It’s also a good idea to install a nice bright full-spectrum light fixture or two — look for 6500K fluorescent or LED. This extra light seems to be particularly beneficial for chameleons. The Bio Dude 22” Glow & Grow LED and Arcadia LED Bar are both excellent.
Lights should be on for 12 hours/day. All lights must be turned off at night.
Unlike humans, chameleons are cold-blooded, which means that they need external heat for their bodies to work properly.
This external heat should mimic the temperatures they receive in their natural habitat:
• Basking area temperature: 85°F
• Shade temperature: 75-80°F
• Night temperature: 60-70°F
Your chameleon will need an uncovered horizontal branch for basking under the heat lamp. Heat sources should be turned off so the temperature can drop at night.
The wattage it will take to accomplish this varies according to room temperature and distance between the lamp and the basking spot, but a 100w halogen reptile bulb like the Zoo Med Repti Basking Spot 100w or Philips 90w Halogen Flood Bulb should do the trick. If it is too hot, use a plug-in lamp dimmer to reduce the bulb’s output. If it is too cool, try a higher wattage bulb.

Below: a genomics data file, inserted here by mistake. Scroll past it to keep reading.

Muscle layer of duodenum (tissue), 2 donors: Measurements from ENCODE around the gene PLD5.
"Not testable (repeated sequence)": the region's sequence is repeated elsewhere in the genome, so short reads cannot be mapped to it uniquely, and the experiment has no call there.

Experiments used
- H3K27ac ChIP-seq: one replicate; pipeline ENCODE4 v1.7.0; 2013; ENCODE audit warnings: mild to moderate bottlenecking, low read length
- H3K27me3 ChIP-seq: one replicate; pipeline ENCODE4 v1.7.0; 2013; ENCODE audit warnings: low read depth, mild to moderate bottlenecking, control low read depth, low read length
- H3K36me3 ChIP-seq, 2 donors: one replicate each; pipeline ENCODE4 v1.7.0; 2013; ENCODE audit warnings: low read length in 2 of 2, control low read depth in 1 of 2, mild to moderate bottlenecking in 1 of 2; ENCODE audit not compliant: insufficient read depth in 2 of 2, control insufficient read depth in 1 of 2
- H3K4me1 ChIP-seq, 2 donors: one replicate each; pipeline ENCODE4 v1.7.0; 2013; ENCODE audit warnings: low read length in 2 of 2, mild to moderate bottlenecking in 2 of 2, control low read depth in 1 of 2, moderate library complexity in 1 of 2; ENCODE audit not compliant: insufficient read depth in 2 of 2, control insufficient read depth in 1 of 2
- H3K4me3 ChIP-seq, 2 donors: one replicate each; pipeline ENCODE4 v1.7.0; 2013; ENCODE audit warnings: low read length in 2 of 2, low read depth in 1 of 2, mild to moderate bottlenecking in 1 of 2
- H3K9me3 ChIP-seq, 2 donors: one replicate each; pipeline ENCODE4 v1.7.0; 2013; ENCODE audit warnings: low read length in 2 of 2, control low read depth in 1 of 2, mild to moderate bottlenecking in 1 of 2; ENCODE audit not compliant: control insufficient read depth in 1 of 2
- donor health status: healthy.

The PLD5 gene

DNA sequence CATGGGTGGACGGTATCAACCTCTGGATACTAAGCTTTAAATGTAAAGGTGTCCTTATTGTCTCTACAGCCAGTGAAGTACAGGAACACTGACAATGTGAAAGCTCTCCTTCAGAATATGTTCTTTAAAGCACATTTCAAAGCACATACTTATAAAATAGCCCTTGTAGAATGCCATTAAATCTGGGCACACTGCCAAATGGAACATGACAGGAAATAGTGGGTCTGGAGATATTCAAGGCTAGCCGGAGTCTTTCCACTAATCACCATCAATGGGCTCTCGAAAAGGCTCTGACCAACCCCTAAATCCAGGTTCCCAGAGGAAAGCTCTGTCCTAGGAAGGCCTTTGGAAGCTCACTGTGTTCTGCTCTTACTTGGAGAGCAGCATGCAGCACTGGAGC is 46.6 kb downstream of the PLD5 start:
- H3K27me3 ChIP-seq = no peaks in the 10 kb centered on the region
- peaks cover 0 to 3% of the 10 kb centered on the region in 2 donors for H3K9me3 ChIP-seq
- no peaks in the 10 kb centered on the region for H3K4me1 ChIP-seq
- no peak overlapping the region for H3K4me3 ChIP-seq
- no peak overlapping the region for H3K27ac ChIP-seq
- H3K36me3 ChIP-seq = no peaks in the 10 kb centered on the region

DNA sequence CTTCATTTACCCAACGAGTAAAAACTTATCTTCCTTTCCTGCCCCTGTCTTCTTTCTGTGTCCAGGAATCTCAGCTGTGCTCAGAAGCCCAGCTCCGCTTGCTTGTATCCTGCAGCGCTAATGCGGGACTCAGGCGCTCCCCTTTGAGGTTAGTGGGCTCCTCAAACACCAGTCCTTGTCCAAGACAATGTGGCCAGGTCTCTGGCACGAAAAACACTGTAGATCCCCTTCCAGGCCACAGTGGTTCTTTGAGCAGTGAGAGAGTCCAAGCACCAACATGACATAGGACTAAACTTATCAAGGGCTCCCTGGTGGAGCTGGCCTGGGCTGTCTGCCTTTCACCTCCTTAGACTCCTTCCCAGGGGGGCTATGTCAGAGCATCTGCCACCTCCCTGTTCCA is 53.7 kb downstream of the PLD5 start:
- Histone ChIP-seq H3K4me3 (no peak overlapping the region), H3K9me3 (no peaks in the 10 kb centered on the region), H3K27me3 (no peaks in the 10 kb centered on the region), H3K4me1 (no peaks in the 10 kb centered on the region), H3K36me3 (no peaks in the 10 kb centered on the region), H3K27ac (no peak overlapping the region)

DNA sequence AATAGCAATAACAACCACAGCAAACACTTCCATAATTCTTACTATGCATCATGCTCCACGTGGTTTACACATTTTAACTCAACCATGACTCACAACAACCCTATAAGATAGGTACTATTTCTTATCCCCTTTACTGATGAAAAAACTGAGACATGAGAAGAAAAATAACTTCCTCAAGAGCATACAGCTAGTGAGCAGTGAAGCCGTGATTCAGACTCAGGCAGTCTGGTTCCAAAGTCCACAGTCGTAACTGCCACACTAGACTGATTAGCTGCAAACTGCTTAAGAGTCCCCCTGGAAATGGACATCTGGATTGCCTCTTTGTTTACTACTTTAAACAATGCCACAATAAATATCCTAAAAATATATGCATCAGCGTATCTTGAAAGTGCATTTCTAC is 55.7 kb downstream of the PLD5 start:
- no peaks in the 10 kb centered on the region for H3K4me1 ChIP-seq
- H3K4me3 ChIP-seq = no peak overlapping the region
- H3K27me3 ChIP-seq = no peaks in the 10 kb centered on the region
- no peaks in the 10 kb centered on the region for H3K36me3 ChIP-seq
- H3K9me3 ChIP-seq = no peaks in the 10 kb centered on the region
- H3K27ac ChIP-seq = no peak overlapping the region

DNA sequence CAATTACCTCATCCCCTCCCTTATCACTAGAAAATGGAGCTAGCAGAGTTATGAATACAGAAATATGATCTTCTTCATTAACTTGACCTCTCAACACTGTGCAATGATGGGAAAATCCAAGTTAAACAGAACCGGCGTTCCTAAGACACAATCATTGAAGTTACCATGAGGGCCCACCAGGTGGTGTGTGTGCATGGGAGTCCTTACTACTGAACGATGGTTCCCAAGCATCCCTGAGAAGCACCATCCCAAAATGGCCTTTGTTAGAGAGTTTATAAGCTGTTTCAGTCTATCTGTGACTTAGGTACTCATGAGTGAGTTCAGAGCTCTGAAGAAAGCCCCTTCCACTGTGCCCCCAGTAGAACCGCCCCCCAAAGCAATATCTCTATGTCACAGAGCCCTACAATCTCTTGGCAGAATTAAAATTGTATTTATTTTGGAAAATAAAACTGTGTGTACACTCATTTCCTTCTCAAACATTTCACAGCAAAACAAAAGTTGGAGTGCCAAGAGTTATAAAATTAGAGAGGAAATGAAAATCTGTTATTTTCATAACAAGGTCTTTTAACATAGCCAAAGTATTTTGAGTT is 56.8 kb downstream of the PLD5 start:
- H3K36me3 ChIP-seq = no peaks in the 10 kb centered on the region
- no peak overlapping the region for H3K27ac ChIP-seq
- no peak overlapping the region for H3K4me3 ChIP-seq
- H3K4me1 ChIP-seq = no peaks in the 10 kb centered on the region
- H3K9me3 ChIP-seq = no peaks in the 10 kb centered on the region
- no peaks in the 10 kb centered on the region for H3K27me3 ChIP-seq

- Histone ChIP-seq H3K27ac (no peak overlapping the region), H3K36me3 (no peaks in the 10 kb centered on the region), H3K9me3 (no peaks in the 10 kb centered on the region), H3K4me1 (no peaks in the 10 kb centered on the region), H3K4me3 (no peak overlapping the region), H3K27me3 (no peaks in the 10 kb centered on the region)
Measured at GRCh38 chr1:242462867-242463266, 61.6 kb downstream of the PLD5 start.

Chameleons are very dependent on the water in their environment. Panther chameleons need 50-60% ambient humidity during the day that rises to 75-100% at night.
How do you do this? You will need a reptile humidifier/fogger like the Mistking Starter and a handheld pressure sprayer like the Exo Terra 2L Mister. Use the mister to mist for approximately 60 seconds in the early morning before the lights turn on, and again at night after the lights turn off. The fogger should set to turn on every night for about 5-6 hours before the lights turn on.